Checkout Flow tool


Conde Nast


Q1 2023


State Transitions Mapping

Concept Generation

Figma UI Design

Guerilla Testing


During 2022 and early 2023 I contracted at Conde Nast, where I designed several tools for their Martech vertical. This case study relates to the 3rd product I designed – a tool to enable marketing managers to create and manage on-site subscription checkout flows. Until this point this had been configured by Product on behalf of Marketing.

As the number of brands and markets being served by internal tools was due to scale rapidly, this approach had become unsustainable and therefore a self-serve solution was required. Under tight time pressure I delivered a comprehensive redesign with state transitions mapped and options for post-release enhancements.


  • The current product had no design input and consisted of an ultra long, 1-page form embedded within a campaign configuration
  • There was no way for a user to gain oversight of all the existing checkout flows for their brand
  • Checkout flows had no explicit state controls
  • Reusing Checkout flows on newly created campaigns was inefficient – a user had to know and navigate to the campaign it was sitting inside of, then copy and paste its URL into the new campaign
  • The PM wanted to launch as soon as possible. I was given a 3 week deadline to redesign as a new standalone tool, but without any scope to change back-end services.
  • I also couldn’t affect the content form design itself. These fields were generated by another tool used by engineers and redesign was out of scope.
  • The PM was also insistent that the future Marketing users (who were also project stakeholders) should not be exposed to the tool before being trained. As a consequence I was restricted to running guerrilla testing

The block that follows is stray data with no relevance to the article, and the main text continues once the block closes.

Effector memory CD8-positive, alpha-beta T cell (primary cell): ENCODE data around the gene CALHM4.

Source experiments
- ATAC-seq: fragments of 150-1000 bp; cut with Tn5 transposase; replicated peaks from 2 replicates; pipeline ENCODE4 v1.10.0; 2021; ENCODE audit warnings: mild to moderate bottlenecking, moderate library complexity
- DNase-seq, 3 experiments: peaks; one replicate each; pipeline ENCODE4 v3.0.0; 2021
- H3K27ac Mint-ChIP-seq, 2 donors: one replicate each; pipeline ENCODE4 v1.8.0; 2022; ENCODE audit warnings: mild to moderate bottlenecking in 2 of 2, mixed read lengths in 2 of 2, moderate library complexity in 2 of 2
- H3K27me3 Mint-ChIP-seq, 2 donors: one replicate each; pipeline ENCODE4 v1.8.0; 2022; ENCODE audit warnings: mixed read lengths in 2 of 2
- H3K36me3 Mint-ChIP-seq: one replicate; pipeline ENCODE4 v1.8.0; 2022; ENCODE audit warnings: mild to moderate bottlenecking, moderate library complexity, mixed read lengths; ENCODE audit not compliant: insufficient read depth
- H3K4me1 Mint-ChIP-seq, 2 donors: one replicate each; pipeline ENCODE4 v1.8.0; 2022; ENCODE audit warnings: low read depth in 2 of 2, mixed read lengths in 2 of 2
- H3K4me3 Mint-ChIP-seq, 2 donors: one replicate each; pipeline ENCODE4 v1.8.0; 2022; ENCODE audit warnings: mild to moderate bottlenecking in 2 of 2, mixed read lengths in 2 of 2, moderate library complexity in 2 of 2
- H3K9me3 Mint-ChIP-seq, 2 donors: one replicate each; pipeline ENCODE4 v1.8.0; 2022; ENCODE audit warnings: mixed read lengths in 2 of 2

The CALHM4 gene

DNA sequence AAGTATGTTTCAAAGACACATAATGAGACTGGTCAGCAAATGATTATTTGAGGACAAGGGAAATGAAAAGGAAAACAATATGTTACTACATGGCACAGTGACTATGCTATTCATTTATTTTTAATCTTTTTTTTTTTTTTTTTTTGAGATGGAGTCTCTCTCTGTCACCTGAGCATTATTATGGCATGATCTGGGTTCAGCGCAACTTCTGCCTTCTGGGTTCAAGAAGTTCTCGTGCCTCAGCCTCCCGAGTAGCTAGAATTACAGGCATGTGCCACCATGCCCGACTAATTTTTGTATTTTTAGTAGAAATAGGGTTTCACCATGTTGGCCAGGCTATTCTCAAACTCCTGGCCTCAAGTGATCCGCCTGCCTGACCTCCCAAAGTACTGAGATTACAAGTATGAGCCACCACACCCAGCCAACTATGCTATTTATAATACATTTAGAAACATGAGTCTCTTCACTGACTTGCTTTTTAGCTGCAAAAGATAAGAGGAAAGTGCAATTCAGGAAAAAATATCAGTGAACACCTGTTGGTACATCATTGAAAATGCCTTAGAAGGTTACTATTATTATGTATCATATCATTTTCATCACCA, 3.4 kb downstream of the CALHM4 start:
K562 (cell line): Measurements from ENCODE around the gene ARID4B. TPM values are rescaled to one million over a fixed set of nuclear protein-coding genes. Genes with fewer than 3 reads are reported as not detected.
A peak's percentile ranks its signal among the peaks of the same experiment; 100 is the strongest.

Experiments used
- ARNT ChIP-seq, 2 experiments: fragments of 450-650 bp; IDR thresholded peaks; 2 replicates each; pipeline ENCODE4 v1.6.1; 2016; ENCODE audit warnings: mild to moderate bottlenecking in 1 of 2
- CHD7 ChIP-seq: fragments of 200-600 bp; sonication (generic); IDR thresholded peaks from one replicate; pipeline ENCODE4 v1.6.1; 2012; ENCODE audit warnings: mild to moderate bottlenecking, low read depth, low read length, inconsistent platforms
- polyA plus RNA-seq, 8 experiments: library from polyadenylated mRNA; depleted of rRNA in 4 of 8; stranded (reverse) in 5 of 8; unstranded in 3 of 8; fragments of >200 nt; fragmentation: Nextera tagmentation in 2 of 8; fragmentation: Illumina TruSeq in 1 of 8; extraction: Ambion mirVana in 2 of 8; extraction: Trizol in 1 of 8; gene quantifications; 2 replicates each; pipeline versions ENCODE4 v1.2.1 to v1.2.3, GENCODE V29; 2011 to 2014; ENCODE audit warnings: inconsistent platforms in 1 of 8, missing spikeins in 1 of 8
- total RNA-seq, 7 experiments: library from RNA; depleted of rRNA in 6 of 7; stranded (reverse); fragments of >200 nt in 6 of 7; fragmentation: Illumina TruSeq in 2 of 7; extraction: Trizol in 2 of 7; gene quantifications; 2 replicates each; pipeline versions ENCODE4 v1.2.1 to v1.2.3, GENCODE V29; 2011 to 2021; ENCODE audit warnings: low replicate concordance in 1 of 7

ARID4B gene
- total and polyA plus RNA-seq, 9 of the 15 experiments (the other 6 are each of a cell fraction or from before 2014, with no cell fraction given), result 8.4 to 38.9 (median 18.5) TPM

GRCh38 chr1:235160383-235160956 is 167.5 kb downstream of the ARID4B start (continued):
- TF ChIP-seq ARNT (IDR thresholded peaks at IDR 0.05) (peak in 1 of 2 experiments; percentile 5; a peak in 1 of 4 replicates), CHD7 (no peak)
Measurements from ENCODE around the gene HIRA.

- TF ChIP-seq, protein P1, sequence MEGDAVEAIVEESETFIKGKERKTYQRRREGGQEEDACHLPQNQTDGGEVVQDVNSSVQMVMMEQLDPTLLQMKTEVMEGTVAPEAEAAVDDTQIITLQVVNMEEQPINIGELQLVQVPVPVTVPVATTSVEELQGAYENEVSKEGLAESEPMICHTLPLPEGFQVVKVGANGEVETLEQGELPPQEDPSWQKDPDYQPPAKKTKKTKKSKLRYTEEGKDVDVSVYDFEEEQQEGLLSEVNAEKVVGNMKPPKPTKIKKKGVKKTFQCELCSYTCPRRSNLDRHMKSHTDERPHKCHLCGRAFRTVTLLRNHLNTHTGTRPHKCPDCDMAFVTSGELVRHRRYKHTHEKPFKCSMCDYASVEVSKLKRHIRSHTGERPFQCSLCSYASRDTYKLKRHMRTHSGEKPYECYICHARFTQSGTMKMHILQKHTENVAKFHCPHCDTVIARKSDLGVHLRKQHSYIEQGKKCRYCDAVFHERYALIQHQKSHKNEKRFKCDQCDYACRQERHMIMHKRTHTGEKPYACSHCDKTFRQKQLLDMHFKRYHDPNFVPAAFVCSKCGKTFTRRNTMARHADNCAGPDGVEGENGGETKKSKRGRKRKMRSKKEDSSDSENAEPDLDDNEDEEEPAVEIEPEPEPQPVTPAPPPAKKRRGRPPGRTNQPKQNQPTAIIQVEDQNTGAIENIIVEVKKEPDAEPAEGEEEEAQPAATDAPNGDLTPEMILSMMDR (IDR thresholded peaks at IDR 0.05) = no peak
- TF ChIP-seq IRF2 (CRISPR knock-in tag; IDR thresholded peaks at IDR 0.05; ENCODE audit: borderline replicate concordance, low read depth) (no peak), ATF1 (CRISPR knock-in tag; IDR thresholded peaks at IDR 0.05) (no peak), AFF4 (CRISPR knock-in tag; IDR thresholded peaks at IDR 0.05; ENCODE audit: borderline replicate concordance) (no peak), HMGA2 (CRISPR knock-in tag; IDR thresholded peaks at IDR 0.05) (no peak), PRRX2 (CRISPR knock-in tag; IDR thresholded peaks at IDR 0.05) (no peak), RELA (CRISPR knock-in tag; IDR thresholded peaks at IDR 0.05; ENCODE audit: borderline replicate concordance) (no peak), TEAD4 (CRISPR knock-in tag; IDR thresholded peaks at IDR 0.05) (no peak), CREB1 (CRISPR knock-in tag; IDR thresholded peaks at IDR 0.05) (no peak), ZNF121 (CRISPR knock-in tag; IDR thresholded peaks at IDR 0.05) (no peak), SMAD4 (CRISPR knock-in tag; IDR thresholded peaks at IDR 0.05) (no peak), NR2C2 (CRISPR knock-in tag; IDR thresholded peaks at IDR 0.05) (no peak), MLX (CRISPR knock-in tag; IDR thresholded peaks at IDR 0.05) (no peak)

Having already delivered multiple products for this vertical at Conde Nast, I had built up a good working and documented knowledge of the users, product strategy, engineering capabilities and design system.

Product’s priorities would often change without communication, and therefore I decided to put greater effort into the design phase and providing explicit handover documentation for both engineers and any designers providing support during build.


  • Developer prototype analysis
  • Research
  • State transitions
  • Design & Prototyping
  • Guerilla testing
  • Internal review
  • Handover preparation


One of the client’s developers had created a prototype proposition during a WYW-day. I felt it was going in the right direction but needed a lot of work. I set about analysing and annotated issues, amends, research dependencies and design challenges.


Given this project would result in a new workflow and set of responsibilities for users, and the limited scope to change functionality the discovery research opportunity was fairly small. From my work on previous projects I had accumulated a large research database in Notion so knew working patterns well. Nonetheless I was keen to ensure user involvement so conducted some light foundational research into their hopes and concerns for the new tool.


Concurrent with the concept development I sketched out a number of options for state transitions, then evaluated. Specifically, I needed to model how and when the system would perform validation for a tabbed design. I was also keen to see how and whether we could accommodate drafting, though this was declared out-of-scope for the MVP.


Working from the original prototype and using the existing design system I created a set of concepts. As ever, I was keen to minimise the use of custom components and ensure consistent, elegant perfectly-resolved interaction design.

The limited scope combined with the rudimentary supporting platform functionality of the old tool meant that a number of workflows required careful consideration:

    • Engineers had omitted cloning from the original tool, and then had later added an existing-content import workflow as a workaround. The new tool featured a tab design and as such this step needed to be carefully designed to coincide with validation, saving and a state change.
    • The design of the transition to Redirecting and Archived states. Existing functionality enabled users to set a checkout flow to temporarily redirect all traffic to another flow, or to archive permanently and redirect traffic to another flow or an external URL. A reusable, efficient combobox pattern was created to handle both cases, and which engineering could adapt from an existing design system component.

These designs were then tested with members of the design team unfamiliar with the project and iterated. The Figma was annotated and specced and presented to engineering on-time.


You can view a prototype of the product at the bottom of this page.


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